I opened the door to the backseat of my squad car and what I saw required every ounce of restraint I had to remain professional.
It all started with a response to a trailer park for an argument between a boyfriend and girlfriend. It was the average, run-of-the-mill, everyday back and forth that cops deal with so frequently. We respond, break up the argument, try to mediate a solution, leave, and return again later that night. Sometimes it’s the next day, sometimes it’s the following week, but we inevitably go back. We can count on it like the afternoon delivery of the mail to our houses.
Two hours later we received a call from a neighbor saying that these two were arguing again in the street. It was around 12:30AM on a warm, summer night. These are times when the beer flows freely, the heart acts boldly, the lips speak freely- and people go to jail for it. I was less than a mile away from the call and told dispatch I’d respond to it. I navigated my squad car through the trailer park and as I came around the corner, I found what I was looking for.
The boyfriend was walking down the middle of the road in cartoon, fleece pajama pants while sporting off his skinny chest and torso. A smattering of people were standing in the yard watching the drama unfold. The price of admission was free. As I got out of my car, my sense of smell was hit with the pungent odor of burned out rubber. I could see a haze of smoke wafting across the road, as if I had just stepped into a five car pile up at Talladega.
Not knowing what had happened, I quickly patted the pajama man for any weapons, and put him in the backseat of my car. I began speaking to his girlfriend and bystanders to get the full picture of what had happened. The lovers had revivied the argument that night, with alcohol and stubbornness being the kindling for their spat. He finally decided to hit the eject button and leave, while she realized he was in no condition to be driving a 5,000 pound object on wheels. However, he would have none of her objections to him leaving in his truck.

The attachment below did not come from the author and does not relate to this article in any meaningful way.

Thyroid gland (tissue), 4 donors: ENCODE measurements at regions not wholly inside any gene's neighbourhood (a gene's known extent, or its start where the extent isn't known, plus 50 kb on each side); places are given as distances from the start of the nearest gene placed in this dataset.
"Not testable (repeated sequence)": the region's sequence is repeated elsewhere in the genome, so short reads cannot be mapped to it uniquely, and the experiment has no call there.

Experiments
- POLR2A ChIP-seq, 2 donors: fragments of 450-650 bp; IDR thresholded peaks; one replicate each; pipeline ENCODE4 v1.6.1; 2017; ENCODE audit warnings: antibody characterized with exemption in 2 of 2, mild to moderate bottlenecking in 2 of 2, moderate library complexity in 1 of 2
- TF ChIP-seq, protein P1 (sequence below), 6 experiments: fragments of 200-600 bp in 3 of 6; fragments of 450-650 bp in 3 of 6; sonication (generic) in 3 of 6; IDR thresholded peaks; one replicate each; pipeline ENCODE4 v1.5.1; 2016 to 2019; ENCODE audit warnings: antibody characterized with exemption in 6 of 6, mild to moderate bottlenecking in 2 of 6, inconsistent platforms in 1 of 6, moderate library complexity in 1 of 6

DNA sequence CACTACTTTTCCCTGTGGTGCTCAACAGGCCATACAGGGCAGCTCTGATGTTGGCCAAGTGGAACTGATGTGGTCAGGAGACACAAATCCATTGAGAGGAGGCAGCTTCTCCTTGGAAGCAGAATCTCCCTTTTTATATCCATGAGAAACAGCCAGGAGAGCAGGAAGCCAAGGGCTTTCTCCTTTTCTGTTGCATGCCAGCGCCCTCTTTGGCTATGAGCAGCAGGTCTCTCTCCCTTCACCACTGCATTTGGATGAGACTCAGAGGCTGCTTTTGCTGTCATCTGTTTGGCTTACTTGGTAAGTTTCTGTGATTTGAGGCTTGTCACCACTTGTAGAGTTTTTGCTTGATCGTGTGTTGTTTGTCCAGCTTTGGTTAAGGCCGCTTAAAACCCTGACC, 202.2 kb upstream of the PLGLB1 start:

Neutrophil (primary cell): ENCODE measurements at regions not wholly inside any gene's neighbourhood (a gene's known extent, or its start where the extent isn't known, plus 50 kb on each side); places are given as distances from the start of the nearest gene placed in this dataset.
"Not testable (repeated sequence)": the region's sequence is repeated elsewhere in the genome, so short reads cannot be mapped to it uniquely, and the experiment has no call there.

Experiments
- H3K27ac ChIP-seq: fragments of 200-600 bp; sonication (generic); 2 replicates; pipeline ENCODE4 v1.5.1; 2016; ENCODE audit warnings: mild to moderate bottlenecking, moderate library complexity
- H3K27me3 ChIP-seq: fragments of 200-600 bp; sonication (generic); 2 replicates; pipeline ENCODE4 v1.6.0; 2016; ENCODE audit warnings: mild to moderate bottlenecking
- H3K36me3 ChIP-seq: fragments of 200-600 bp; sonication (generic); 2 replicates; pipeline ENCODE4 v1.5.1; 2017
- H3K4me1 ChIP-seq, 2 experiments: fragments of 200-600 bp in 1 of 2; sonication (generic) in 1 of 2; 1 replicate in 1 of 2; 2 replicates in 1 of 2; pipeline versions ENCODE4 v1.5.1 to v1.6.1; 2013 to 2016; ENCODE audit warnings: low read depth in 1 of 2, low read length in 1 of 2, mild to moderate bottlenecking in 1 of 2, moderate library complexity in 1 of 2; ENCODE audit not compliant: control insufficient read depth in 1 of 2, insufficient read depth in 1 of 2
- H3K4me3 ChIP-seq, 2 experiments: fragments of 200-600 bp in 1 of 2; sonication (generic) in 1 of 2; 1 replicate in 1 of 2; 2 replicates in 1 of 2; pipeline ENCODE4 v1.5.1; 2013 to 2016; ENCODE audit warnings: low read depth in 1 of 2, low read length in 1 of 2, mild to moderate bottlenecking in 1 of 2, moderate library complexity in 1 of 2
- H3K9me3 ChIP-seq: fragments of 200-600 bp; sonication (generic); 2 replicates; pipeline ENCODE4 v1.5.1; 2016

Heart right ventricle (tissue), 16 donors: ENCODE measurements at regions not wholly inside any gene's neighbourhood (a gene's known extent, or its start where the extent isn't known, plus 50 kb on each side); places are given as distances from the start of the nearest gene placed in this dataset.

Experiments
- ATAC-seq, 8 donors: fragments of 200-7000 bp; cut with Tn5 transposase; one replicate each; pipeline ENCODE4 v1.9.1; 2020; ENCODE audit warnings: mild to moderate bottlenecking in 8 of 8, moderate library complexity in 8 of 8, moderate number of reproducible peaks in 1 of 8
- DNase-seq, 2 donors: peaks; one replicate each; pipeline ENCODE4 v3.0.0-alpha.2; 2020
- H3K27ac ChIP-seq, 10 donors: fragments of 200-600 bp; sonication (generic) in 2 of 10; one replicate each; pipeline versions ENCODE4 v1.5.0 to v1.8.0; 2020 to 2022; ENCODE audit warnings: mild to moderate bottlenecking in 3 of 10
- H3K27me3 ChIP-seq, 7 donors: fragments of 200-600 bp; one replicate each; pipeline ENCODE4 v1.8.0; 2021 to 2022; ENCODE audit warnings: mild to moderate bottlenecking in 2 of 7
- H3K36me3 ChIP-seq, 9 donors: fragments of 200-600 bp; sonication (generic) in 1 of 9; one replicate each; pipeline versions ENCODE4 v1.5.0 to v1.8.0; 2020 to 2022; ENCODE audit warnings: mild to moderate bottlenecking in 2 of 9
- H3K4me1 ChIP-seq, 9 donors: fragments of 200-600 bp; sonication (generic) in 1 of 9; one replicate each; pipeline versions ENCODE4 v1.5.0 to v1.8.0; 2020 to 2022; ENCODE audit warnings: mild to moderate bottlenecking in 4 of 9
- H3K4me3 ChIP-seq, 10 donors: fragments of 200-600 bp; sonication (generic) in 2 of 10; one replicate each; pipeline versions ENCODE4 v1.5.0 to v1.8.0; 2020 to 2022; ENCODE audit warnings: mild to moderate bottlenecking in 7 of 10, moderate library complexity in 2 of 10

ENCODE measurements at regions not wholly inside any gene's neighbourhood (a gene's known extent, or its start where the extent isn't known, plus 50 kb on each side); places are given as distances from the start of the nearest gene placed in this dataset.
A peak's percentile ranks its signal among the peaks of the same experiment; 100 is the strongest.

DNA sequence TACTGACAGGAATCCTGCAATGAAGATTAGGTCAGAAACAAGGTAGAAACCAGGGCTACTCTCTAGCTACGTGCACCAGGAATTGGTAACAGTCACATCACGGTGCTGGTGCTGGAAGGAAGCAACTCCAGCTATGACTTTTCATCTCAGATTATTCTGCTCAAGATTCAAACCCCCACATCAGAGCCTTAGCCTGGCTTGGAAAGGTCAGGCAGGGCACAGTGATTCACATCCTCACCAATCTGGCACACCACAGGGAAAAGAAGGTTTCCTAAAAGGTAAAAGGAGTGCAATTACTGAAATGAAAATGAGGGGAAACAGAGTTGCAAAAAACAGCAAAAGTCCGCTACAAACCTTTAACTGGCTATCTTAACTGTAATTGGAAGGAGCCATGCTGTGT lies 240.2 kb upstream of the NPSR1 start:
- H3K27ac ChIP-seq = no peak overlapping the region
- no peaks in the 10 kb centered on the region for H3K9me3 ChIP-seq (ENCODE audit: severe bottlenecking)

He had jumped into his truck while she jumped into his way. As she was standing in front of the truck he thought it a good idea to put a little fear of a Ford F150 engine into her soul. With the brake depressed he pushed the gas pedal down causing the tires to do a brake stand. As smoke began churning underneath his rear tires they were not able to withstand the force of the message pajama man was trying to send to his girlfriend. The rear tires blew out. His plan to leave was now as deflated as his back tires which had just given up the ghost. Chunks of tire were scattered throughout yards in the area.
After gathering the story I went back to my squad to place pajama man under arrest for domestic assault and driving while intoxicated. I opened the backseat of my squad and found a very sweaty and dirty man wearing my sheriff’s office jacket. As anger swept over my face I saw fear come over his. I yelled, “What do you think you’re doing?” Apparently going from the climate of a warm summer night, to the cool air conditioned back seat of a squad car was too much for him. He had found my jacket in the backseat and naturally put it on for warmth. The combination of a smelly, dirty, sweaty suspect wearing my sheriff’s office jacket put me over the top.
After yelling at him I paused. I took a breath and collected my faculties. After composing myself I removed the jacket from him and replaced it with a set of handcuffs and off to jail we went.